Swiss Family Robinson: Brandy and Pants

[Swiss Family Robinson Content Note: Drowning]

The Swiss Family Robinson, Chapter 1: Shipwrecked

When we last left our little family, they were huddling in their private cabin working through their understandable grief that the sailors left them behind when they all abandoned ship. Wife/Mother/Elizabeth understands that routine helps people cope in hard times and insists that they eat supper and get as good a night's sleep as they can. Fritz, the eldest-- I suddenly realize I'm going to need a cheat sheet for this. Hang on.

Fritz - 15
Ernest - 13
Jack - 11
Franz - 8

Fritz stays up with Husband/Father/William and broods because he's older than the others and therefore recognizes that this isn't a grand adventure (he's already been snippy with Franz and been scolded by Father for his attitude). He points out that only himself and Father can swim, and suggests that they make "swimming-belts" for Mother and the other boys. Father agrees that this is a good idea and wakes up Mother and the boys to fit them with custom-made belts that they've made by stringing together "a number of empty flasks and tin canisters".

This is the first of a theme that we'll see throughout the book: decisions which are intended to be seen as Independent and Rugged and Clever but which ultimately (and accidentally) underscore that both Father and the author don't really have as much hardy knowledge about the wilderness as they think they do. In this case, I really doubt that a few tin food canisters are going to have the buoyancy to keep someone afloat, AND they're currently inside an enclosed wooden cabin so if the place does flood then a flotation device could actively hinder them from leaving the cabin, AND the storm is still actively whipping up waves which would further compromise the flotation devices, AND I'm not 100% certain of the temperature of the water but I'm guessing it's probably cold enough that the temperature would be as much if not more of a threat than drowning. Probably would've been better to just let Mother and the boys sleep.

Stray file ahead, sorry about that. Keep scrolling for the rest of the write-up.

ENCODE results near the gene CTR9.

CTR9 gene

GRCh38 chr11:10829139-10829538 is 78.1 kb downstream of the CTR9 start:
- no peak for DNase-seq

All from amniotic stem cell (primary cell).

Morning comes and the storm has abated and the sky is blue.

   I aroused the boys, and we assembled on the remaining portion of the deck, when they, to their surprise, discovered that no one else was on board.

Father already knew that the sailors were gone, but apparently he kept that news to himself until now. I guess he didn't want to panic the children? I double-checked and this doesn't seem to be a continuity error; he really just didn't tell anyone. (Even his wife?) I find that a little surprising, but I'm not going to criticize this particular parenting decision when there are plenty of other decisions coming up to criticize. For example: Father's bizarre choice to now spin the sailors' escape as an act of callous cruelty rather than of simply forgetting the family was on-board, which was Father's earlier theory.

   'My good children,' I replied, 'we must not despair, although we seem deserted. See how those on whose skill and good faith we depended have left us cruelly to our fate in the hour of danger. God will never do so. He has not forsaken us, and we will trust Him still.'

He's really getting a headstart on training up Christian children to have a martyrdom chip on their shoulder, isn't he?

Fritz suggests that the sea is now calm enough to swim, apparently forgetting his earlier point that only he and Father can swim; Ernest hops in to remind him and to suggest a raft, which Father immediately discards as unstable and unsafe. He tells everyone to explore and examine and to apply their minds to the puzzle and the party splits up.